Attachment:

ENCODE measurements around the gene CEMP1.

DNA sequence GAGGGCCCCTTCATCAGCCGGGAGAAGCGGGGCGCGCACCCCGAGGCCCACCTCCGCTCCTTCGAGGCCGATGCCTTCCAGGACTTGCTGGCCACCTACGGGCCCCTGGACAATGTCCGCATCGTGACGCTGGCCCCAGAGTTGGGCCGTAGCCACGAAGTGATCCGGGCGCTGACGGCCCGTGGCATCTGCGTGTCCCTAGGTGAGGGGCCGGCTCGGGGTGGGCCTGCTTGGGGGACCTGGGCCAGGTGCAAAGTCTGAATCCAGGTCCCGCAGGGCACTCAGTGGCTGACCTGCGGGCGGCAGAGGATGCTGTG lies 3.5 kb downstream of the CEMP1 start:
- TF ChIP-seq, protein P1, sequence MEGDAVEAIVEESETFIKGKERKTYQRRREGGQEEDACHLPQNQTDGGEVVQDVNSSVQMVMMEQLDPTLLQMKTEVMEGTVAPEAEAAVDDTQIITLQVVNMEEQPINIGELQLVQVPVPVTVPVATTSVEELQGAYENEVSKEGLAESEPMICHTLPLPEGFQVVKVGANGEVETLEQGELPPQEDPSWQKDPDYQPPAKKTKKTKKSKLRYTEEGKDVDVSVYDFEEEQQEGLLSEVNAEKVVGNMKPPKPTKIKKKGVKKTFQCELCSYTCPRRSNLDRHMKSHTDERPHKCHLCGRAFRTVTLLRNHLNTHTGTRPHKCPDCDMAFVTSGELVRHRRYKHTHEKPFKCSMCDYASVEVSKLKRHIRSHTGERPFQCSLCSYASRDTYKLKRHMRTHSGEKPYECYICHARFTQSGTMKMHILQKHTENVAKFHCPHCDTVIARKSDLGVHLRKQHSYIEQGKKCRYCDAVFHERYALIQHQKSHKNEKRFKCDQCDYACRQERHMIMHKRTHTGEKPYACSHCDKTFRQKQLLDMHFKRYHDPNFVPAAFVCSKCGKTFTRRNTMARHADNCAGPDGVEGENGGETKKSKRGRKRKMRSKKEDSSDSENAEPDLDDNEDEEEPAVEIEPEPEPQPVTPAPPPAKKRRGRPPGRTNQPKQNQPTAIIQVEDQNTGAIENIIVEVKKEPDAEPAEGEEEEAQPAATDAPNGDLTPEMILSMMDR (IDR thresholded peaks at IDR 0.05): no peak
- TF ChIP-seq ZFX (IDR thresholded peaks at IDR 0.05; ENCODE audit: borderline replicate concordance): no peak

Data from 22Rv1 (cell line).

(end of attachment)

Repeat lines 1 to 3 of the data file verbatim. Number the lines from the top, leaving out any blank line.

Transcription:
ENCODE measurements around the gene CEMP1.

DNA sequence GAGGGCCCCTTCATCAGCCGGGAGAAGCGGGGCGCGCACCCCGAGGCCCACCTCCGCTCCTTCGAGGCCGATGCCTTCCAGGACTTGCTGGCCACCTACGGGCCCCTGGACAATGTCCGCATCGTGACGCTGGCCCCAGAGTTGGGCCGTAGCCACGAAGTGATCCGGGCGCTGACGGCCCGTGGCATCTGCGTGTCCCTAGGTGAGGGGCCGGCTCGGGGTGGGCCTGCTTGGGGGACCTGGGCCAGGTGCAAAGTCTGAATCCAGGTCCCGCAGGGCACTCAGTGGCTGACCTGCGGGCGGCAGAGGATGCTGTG lies 3.5 kb downstream of the CEMP1 start:
- TF ChIP-seq, protein P1, sequence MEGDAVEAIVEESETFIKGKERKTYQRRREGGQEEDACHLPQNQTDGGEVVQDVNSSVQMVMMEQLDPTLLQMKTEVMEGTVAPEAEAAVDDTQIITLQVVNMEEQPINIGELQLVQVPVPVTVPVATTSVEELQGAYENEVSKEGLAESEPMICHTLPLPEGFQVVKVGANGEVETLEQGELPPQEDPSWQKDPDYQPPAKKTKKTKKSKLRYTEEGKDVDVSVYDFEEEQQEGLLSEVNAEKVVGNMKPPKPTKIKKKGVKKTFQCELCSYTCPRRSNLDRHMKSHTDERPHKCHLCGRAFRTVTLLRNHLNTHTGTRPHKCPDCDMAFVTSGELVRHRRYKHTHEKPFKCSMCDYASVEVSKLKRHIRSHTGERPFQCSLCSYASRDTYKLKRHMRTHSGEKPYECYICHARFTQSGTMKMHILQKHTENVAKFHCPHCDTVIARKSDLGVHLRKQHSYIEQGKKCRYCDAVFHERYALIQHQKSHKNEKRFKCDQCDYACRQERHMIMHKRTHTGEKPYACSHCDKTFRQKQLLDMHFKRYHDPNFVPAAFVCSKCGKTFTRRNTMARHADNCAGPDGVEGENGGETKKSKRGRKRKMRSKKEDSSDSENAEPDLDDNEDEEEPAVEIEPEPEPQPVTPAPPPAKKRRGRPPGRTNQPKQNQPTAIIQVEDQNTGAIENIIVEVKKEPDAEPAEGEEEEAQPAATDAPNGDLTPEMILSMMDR (IDR thresholded peaks at IDR 0.05): no peak